30 Prospects in 30 Days: Jorge Soler – OF – Chicago Cubs
If you were, hypothetically speaking, a baseball, one of the last things you’d want to see is Jorge Soler in the batter’s box. Just take a look (and listen) at this and this. The first video is from Soler’s first at-bat this spring, while the second video is from last season, his first as a professional.
Soler, 21, defected from Cuba in 2011 and signed a nine-year deal with the Cubs last summer, making his professional debut in the Arizona Rookie League. Soler performed well there and then was promoted to A ball, where he also played well. The overall sample size as well as his performances in both stops are too small to dissect and take away any significant meaning from them, but we can be pleased with Soler’s plate discipline (12 walks, 19 strikeouts in 34 games) and his success on the basepaths (12-for-13 stealing bases). At 6’4″, 215 pounds, Soler doesn’t look like someone who’d be that good at those two skills, but the rookie performance says otherwise.
ESPN’s Keith Law and Jonathan Mayo of MLB.com each ranked Soler the 42nd best prospect in baseball this season, and both raved about his approach at the plate. Law said Soler has “explosive hands” that have no trouble squaring up good velocity, and Mayo said Soler has plus bat speed and significant raw power. Baseball Prospectus ranked Soler 36th among prospects, while Baseball America ranked him 34th.
The real test for Soler comes this year, when he’ll be playing against better competition and players his age and older. Soler was recently assigned to minor league camp after playing with the Cubs for most of Spring Training, hitting .222 with one homer in 17 games. He told Carrie Muskat of MLB.com that facing major league-caliber pitching was something he had never seen before:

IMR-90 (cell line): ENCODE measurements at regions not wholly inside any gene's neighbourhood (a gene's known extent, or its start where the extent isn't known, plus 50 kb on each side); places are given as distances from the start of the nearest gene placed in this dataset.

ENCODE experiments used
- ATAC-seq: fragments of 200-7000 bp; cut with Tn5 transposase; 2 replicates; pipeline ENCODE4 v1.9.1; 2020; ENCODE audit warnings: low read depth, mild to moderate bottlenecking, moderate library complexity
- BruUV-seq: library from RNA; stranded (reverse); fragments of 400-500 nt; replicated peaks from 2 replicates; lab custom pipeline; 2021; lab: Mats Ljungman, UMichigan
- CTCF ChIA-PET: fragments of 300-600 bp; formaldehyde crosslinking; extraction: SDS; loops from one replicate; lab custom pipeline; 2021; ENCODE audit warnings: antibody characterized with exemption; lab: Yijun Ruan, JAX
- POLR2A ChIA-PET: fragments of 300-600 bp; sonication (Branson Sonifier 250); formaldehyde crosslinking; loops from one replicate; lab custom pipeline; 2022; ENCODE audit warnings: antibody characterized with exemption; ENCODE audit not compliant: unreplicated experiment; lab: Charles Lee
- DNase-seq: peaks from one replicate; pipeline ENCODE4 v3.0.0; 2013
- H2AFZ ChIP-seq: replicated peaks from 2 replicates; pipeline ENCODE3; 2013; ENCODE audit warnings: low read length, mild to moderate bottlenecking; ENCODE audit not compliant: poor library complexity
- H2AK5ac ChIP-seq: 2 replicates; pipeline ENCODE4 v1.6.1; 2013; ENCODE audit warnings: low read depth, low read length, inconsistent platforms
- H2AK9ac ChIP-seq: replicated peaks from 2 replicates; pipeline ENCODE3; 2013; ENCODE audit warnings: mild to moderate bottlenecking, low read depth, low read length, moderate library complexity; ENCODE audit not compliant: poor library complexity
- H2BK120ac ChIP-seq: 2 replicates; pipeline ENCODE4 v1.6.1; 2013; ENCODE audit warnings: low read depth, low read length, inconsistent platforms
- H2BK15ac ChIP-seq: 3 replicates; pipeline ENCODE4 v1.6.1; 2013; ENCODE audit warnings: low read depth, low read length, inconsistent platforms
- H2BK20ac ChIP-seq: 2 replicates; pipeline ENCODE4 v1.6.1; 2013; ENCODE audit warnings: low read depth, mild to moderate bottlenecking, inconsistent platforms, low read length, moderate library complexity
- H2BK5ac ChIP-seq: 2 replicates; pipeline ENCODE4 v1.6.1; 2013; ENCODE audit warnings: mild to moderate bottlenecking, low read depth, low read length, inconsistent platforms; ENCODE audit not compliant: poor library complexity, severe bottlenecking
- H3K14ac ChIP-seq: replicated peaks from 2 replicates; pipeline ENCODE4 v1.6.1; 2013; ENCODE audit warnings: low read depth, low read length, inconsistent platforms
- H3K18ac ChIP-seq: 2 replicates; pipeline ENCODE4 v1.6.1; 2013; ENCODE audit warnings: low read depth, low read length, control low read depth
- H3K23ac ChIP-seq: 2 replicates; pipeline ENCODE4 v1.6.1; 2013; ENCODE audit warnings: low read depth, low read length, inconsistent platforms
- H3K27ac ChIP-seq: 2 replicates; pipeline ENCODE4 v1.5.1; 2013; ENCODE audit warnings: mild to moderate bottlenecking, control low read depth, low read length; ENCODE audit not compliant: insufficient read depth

“It used to be when I played, 3-0 fastball, 2-0 fastball, and now it’s different. Now 3-0 changeup for a strike, 2-0 slider for a strike. The pitchers have more command of every single pitch.”
So while the Cubs’ new front office, which is highly regarded, believes in Soler’s potential, he still has to showcase it against better competition and for longer periods of time. If he’s still ranked in the top 50 on prospect lists in a year, he should be well on his way to the major leagues sometime fairly soon. If he struggles, it’s not a death knell but it’s not something Chicago would like to see. At 21, Soler is much younger than fellow Cuban defector Yoenis Cespedes, who also signed a major-league contract last year and played very well for Oakland as a 26-year-old rookie.
It appears Soler will start the 2013 season at Single A, with a quick promotion to Double A all but booked. His first taste of the majors won’t come before late 2014, and even if he would struggle then he’d still only be 22. He’s a long way away from being a big contributor to your fantasy team, but once he gets there – whether it’s next year or 2016 – he should be a top hitter in a stacked Cubs’ lineup.